Shipping Cars to Piraeus, Greece
Port of Piraeus Information, History & Facilities
Competitive rates and regular shipments by RoRo and Container direct to the Port of Piraeus, Greece
Port of Piraeus, Greece
You can be forgiven if you don't recognise the name of Piraeus: it's always been a port, but what was once a small coastal town was subsumed by the city of Athens long ago. It is, however, both Greece's most important port, handling over 20 million tonnes of cargo each year, and the centre of the Greek shipping industry. Greece has the world's largest merchant navy, and shipping is a vital contributor to the Greek economy.
As well as being an important point of entry/exit for goods, Port of Piraeus is also the world's busiest passenger port, with over 20 million people passing through each year. Of these, around 1.5 million are foreign tourists: the vast majority are Greek citizens using local ferries.
Located on a natural harbour, Piraeus has been used as a port since pre-Christian times, and in ancient times was the base for the mighty Athenic fleet. The port then fell into disuse for many centuries, before experiencing a revival following the establishment of the First Hellenic Republic in 1822, and the opening of the Athens-Piraeus Railway in 1869.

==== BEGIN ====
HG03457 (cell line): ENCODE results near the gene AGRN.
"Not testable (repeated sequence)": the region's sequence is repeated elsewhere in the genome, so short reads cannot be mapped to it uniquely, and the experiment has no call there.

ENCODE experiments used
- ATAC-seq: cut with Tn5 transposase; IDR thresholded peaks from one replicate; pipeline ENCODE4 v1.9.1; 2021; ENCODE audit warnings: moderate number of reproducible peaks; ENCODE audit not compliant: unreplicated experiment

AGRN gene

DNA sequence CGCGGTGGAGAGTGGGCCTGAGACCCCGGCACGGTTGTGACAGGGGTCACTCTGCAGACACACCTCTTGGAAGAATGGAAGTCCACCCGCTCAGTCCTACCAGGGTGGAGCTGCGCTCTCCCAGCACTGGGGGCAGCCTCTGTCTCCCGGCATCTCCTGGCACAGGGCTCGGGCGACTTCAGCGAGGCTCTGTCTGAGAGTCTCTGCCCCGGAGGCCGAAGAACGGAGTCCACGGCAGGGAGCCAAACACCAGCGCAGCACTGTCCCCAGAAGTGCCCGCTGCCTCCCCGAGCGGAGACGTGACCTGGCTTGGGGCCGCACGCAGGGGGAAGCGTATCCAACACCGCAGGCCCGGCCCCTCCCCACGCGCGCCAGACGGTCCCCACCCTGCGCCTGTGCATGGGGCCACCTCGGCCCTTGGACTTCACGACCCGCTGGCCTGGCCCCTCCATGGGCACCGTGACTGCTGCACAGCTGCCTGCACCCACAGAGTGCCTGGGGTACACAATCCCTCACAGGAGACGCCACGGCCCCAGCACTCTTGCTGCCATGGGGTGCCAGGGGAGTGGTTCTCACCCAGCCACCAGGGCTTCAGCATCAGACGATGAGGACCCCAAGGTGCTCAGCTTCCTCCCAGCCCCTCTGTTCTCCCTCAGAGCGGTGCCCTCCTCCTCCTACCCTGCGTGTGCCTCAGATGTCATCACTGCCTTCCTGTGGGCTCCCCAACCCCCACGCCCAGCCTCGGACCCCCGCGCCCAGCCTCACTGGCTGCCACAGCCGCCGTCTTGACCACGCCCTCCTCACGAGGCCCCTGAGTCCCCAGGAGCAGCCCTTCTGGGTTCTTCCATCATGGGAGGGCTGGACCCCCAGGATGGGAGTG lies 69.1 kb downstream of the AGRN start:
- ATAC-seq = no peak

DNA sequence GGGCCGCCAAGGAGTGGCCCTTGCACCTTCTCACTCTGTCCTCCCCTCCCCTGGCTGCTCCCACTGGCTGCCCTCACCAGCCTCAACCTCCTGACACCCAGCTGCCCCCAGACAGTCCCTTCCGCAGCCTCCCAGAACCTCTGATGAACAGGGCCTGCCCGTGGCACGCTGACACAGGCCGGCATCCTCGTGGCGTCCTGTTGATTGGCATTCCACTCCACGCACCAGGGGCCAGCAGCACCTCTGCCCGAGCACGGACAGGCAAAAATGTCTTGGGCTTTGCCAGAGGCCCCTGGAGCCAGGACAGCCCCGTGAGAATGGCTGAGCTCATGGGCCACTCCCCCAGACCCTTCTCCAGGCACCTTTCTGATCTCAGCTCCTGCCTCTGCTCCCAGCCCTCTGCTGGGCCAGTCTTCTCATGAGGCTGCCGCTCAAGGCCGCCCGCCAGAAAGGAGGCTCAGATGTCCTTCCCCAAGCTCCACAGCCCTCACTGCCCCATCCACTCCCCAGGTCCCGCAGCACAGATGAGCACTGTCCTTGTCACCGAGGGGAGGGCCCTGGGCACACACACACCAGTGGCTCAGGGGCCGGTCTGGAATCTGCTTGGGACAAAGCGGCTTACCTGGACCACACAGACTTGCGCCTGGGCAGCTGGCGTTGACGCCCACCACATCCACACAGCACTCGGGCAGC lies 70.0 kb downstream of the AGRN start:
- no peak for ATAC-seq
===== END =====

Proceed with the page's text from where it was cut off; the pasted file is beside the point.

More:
The formerly state-owned Port was privatised in 2009, following the global crash of 2008. This and other government sell-offs injected 50 billion Euros into the struggling Greek economy, bolstered by another 100 million Euros per year under the terms of the COSCO lease.
Since the Port was privatised, and particularly since COSCO took over the running of container terminals 1 and 2, there has been substantial investment and redevelopment, aimed at boosting container traffic.
Today, the Port of Piraeus has three container terminals, with a total annual capacity of 6.7 million TEUs. There are also dedicated cargo and passenger terminals, as well as two car terminals which between them handle nearly 500,000 vehicles each year.
Draft is over 23m in the channel, but only 10m at the cargo pier and oil terminal, although anchorages of up to 12.2m are available. Pilotage is compulsory for all vessels entering and leaving the harbour, with assist tugs on hand if required.
As befits such a large and busy port, Piraeus can provide a full range of longshore, provisioning and repair services, including a medium-sized dry dock, while its floating cranes include machines with a capacity of over 100 tonnes.
Facts of Interest
• Pireaus' 15-century-long period of decline was due to the city being destroyed and ransacked several times over by Romans, Spartans and Goths (among others) during ancient times.
• A huge statue of a lion looked down over the Port from 360BC until 1687, when it was captured by the Venetian navy. The statue still resides at the Venetian Arsenal, but no one has ever managed to decipher the mysterious runes carved into it by Viking raiders during the 12th Century.